Once you find a few guilds you like you need to look over there parses on World of Logs. Using this parse you can determine if your personal dps will hold out in their raid group, you must also look at their raids dps verses your guilds old raid dps. If everyone in their guild is pushing 24k dps and you were pushing 20k in your guild as the top dps, while everyone else in your old guild was only pushing 17k then I can promise you that when you enter their raid group if you play on that same level you will easily push the same if not more dps then their guild members. Any good guild will be able to see this and sort of give a rough estimate where you would be with their decreased fight time involved.

The next thing you really need to look at is their raid comp. If you find the perfect guild for you, you look through their parses and you think you’d fit smoothly, and you look again to see their guild has 4 rogues and 2 other ferals you need to just check that guild off your list. Sure a lot of guilds come with the promise if you can out preform their raiders you can have their spot; however, in truthfulness by the time you put in the time for that switch to happen you could of easily got raider rank in a guild that would be more than happy to finally get that feral they’ve been looking for.

It’s a lot of work but once you’ve accomplished all that you are ready for the hard part. Applying to a guild is both time consuming and very frustrating. Most guilds application processes have way too many questions and often ask the same question in multiple ways in order to see how dedicated you are to really making that lasting first impression. The first topic to note comes as no surprise, spelling and grammar counts. As most of you have poked fun in my blog posts from the past this is an issue for me as my grammar and syntax often leaves much to be desired. However, as long as you don’t write like a complete 5 year old often minor grammar issues can be looked over through the process of standing out.

Separating yourself from other ferals is not as hard as people may seem. When a guild ask for a picture of UI include one, but if you’ve ever fraps’d yourself doing an encounter include that as well. A guild being able to watch how you handle yourself from your PoV in a fight is huge. Sure parses can tell you when you use your dps cd’s but a video will explain the thought process even further. I’ve always enjoined watching other ferals do encounters and would love to make a section on the fluiddruid forums to watch people do encounters and offer feedback on the fight like we already do with parses but I digress. Other forms of standing out is mentioning how involved with the class you are. This website and others like it are great for that, simply adding in anywhere on the app that you do go to a feral theory crafting site and participate on numerous forum discussions is huge in helping you gain the advantage over other applicants. These are the types of things needed if your applying to guilds much higher in progression levels then your old guilds.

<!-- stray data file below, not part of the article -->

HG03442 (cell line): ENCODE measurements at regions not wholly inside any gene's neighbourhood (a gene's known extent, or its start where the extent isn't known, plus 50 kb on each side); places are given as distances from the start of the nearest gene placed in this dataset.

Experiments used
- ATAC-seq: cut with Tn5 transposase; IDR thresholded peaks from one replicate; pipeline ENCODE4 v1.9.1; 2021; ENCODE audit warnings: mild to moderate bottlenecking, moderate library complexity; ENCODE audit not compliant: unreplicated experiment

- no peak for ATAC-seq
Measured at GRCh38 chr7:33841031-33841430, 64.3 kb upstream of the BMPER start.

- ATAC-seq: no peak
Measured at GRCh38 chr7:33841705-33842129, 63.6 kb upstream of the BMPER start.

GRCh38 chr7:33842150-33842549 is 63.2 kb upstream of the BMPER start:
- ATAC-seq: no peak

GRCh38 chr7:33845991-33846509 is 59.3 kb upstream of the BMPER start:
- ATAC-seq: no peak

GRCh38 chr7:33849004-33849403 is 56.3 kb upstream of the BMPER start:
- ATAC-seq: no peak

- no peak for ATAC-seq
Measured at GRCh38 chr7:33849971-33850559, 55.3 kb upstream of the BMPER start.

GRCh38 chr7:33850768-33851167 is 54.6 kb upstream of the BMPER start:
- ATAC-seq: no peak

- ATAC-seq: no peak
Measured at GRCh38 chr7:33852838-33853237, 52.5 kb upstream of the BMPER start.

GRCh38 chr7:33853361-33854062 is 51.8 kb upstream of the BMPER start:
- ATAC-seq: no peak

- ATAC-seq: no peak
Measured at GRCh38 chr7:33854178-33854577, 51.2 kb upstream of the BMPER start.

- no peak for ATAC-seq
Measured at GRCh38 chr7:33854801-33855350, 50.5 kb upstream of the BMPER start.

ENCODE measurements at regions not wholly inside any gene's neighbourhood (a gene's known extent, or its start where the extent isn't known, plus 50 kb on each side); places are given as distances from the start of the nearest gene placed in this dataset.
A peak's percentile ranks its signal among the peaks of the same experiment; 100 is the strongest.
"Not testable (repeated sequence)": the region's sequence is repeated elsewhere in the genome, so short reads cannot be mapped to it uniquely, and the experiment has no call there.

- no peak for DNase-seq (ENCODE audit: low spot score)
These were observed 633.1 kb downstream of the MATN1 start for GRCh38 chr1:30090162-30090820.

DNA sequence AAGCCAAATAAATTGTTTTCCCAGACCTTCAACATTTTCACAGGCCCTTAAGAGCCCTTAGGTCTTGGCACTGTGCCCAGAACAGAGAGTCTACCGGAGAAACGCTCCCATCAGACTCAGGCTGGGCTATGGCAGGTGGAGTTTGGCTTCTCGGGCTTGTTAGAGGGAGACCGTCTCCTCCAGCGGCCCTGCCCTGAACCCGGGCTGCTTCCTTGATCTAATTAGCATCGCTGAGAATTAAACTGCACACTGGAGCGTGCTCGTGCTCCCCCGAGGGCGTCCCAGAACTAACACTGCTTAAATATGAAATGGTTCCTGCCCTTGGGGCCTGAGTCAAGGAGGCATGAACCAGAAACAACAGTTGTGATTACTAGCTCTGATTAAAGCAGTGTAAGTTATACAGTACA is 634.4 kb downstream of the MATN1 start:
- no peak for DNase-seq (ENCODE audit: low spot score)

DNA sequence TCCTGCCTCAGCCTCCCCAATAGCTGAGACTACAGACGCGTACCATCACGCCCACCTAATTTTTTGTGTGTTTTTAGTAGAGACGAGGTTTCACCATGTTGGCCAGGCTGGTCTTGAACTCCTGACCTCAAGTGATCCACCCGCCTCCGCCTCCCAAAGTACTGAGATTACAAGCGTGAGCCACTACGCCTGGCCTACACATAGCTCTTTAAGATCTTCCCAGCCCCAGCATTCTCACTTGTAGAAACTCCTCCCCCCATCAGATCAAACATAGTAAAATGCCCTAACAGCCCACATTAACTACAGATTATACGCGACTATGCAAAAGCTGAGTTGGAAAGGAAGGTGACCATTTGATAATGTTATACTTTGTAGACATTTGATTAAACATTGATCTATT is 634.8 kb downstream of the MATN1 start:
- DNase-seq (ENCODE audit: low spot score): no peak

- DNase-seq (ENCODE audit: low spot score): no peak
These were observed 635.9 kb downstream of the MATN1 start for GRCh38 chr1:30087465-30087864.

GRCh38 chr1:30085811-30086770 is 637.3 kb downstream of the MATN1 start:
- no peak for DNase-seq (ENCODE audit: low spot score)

The last thing to note is personality. No one wants to read an application from a robot. You don’t talk to your friends with single word answers, so remember to add a lot of you to the way you answer a question a guild gives you. If you can make the person in charge of applications laugh then that raises your chances of getting in by a large margin, unless he’s laughing at how horrible you are with enchants or gemming. In which case I suggest you go to the gearing and execution thread on the forums for help with that ;)

Hopefully this post will help push anyone who thinks it might be time for a change into making it, just remember that applying to a new guild is a bit time consuming and it should be. Why would you not want to take time to find out if a guild is going to be the right fit for you if you plan on spending an average of 12 to 20 hours a week with the same people for quite sometime. Just remember never be scared to fill out an app, at worse you don’t get in but at the end of the day nothing really changes right?